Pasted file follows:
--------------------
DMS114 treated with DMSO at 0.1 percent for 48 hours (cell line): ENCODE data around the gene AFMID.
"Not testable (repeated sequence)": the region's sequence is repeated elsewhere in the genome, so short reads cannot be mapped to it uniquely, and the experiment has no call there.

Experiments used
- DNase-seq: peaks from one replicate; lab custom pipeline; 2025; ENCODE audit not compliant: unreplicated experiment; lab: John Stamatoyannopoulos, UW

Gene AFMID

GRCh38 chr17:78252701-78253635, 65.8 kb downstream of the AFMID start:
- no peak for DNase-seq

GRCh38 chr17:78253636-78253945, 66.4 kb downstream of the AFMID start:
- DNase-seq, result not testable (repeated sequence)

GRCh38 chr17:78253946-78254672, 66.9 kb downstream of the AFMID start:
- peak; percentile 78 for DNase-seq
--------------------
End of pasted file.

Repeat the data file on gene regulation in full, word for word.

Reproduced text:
DMS114 treated with DMSO at 0.1 percent for 48 hours (cell line): ENCODE data around the gene AFMID.
"Not testable (repeated sequence)": the region's sequence is repeated elsewhere in the genome, so short reads cannot be mapped to it uniquely, and the experiment has no call there.

Experiments used
- DNase-seq: peaks from one replicate; lab custom pipeline; 2025; ENCODE audit not compliant: unreplicated experiment; lab: John Stamatoyannopoulos, UW

Gene AFMID

GRCh38 chr17:78252701-78253635, 65.8 kb downstream of the AFMID start:
- no peak for DNase-seq

GRCh38 chr17:78253636-78253945, 66.4 kb downstream of the AFMID start:
- DNase-seq, result not testable (repeated sequence)

GRCh38 chr17:78253946-78254672, 66.9 kb downstream of the AFMID start:
- peak; percentile 78 for DNase-seq